Johns Hopkins to launch center of excellence focused on additive manufacturing

The Johns Hopkins University Applied Physics Laboratory (APL; Laurel, MD) has established a center of excellence to guide major advances in additive manufacturing, which is rapidly revolutionizing how a wide variety of parts and systems are designed and built. The profound transformation caused by additive manufacturing is being accompanied by a wave of research on new materials, the potential integration of electronics into devices as they are made, printing biological structures, and the emergence of nanoengineering.

The view inside the build chamber of APL’s metal powder bed fusion additive manufacturing system, where a high-power laser is transforming fine metal powder into complex, solid metal parts, one thin layer (40 micrometers) at a time. Credit: JHU/APL.

The center will initially focus on significant technical challenges that are currently preventing more widespread adoption of additive manufacturing technologies in the Department of Defense (DoD) and also on topics of interest to the intelligence community. Other future initiatives will include printed microelectronics and bioprinting.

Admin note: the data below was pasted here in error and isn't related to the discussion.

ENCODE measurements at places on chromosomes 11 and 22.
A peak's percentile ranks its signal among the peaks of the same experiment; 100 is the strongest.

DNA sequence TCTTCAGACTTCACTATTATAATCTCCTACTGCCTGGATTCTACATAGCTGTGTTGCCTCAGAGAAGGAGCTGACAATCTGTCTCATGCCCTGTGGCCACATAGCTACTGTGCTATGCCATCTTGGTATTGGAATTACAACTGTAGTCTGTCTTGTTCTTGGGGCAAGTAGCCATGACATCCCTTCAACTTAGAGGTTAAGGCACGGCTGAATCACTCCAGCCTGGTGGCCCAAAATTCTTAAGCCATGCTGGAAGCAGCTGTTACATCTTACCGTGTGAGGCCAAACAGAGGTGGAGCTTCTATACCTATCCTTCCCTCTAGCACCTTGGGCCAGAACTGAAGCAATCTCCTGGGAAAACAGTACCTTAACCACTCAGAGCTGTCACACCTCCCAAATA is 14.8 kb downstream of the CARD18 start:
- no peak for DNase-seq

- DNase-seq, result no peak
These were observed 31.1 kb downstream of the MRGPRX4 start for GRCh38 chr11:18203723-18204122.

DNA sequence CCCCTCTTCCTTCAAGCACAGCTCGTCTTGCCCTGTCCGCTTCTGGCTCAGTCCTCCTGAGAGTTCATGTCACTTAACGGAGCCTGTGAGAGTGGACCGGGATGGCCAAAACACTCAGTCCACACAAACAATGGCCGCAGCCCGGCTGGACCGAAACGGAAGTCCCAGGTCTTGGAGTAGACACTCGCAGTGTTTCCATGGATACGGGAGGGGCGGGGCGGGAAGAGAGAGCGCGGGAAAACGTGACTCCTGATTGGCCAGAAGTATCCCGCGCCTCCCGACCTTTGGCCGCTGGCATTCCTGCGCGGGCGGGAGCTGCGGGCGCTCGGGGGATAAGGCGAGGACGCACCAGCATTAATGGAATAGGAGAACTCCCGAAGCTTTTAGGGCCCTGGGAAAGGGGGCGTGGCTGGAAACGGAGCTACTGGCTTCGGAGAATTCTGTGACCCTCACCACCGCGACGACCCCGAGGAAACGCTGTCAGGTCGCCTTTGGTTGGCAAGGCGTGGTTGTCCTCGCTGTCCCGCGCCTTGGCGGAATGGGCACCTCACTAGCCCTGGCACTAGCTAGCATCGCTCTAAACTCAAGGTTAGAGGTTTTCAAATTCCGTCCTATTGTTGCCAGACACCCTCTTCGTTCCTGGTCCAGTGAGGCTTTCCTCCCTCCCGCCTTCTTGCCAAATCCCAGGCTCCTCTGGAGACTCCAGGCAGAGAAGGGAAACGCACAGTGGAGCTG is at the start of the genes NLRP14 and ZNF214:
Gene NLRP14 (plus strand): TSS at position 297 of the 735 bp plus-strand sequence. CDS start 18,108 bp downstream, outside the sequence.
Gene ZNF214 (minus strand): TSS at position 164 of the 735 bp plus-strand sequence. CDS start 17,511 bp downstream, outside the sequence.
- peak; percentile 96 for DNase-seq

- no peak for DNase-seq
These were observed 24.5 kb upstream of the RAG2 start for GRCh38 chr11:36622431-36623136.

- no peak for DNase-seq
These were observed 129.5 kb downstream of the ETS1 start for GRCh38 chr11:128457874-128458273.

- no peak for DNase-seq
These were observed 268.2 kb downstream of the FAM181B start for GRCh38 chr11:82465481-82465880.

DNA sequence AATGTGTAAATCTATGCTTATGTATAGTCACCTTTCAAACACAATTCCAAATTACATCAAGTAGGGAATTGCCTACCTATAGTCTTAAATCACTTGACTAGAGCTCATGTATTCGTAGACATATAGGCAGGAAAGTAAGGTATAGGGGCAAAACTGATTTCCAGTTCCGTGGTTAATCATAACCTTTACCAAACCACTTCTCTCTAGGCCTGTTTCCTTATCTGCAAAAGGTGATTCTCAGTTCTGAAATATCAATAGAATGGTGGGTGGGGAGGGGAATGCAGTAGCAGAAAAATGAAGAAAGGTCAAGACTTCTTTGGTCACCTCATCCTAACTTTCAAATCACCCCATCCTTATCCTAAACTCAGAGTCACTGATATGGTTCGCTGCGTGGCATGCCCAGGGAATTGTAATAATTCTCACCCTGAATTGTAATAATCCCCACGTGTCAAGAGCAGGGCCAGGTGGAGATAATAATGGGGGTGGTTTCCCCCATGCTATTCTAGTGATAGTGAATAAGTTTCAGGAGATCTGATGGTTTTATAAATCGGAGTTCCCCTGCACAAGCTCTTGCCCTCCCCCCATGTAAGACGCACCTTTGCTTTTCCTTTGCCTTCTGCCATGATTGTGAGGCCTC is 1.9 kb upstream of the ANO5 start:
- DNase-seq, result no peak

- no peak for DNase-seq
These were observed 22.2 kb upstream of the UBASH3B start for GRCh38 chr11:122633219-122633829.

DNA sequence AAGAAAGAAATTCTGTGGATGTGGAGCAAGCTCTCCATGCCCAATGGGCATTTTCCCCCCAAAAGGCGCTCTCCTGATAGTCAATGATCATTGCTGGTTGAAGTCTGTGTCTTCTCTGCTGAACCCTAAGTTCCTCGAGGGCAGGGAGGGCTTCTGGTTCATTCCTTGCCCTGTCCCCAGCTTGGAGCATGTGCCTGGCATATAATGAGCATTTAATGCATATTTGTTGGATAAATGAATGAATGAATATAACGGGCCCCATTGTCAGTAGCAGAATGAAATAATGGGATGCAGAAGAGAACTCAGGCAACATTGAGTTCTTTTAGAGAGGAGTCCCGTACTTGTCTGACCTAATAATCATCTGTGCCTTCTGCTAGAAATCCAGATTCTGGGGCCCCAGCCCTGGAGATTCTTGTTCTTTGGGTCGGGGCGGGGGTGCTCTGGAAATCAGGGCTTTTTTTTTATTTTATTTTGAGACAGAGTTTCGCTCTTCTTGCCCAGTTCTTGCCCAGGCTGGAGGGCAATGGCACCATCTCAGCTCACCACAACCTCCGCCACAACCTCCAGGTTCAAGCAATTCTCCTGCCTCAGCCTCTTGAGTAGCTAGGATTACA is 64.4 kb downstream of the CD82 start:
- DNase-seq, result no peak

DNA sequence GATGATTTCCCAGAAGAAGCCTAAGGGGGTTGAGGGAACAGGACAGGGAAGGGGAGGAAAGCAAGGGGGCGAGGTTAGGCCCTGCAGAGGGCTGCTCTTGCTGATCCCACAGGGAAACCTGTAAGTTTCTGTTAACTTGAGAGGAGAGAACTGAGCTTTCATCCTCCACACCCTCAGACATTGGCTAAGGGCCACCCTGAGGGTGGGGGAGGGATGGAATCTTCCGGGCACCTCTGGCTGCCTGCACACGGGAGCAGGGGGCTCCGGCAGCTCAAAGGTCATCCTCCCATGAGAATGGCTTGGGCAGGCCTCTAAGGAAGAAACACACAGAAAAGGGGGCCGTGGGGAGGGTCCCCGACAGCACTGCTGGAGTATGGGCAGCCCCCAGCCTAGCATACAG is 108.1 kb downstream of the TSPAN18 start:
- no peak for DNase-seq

APL's metal powder-bed fusion additive manufacturing system, which is used for part production and research and development in support of APL's DoD, space, and intelligence community programs. Credit: JHU/APL

The center will engage in the following activities:

  • Additive manufacturing design and fabrication services for prototypes and limited volume runs, in support of sponsor programs;
  • Research on new design and fabrication methods, and new materials for additive manufacturing;
  • Research on the characterization, testing, and evaluation of additive manufacturing processes;
  • Exploring the innovative applications of embedded electronic circuits;
  • Pioneering the use of additive manufacturing in the creation of biological parts and organs;
  • Serving as a trusted agent for additive manufacturing test and evaluation; and
  • Serving as a trusted advisor on application of additive manufacturing in the DoD and intelligence community projects.

The new center builds on APL’s expertise and capabilities in metal and polymer additive manufacturing, mechanical design, materials science, physics, intelligent systems, and bioengineering. The Lab plans to invest in additional powder-bed fusion and hybrid additive-subtractive manufacturing systems.

Additive manufacturing engineer John Slotwinski checks the progress of complex metal parts being fabricated inside APL's metal powder-bed fusion additive manufacturing system. Credit: JHU/APL

The center will also collaborate with other organizations in the Hopkins Enterprise, including the Johns Hopkins Whiting School of Engineering and the Johns Hopkins School of Medicine, to leverage their expertise and provide potential research opportunities for students.

For more information, please visit www.jhuapl.edu.

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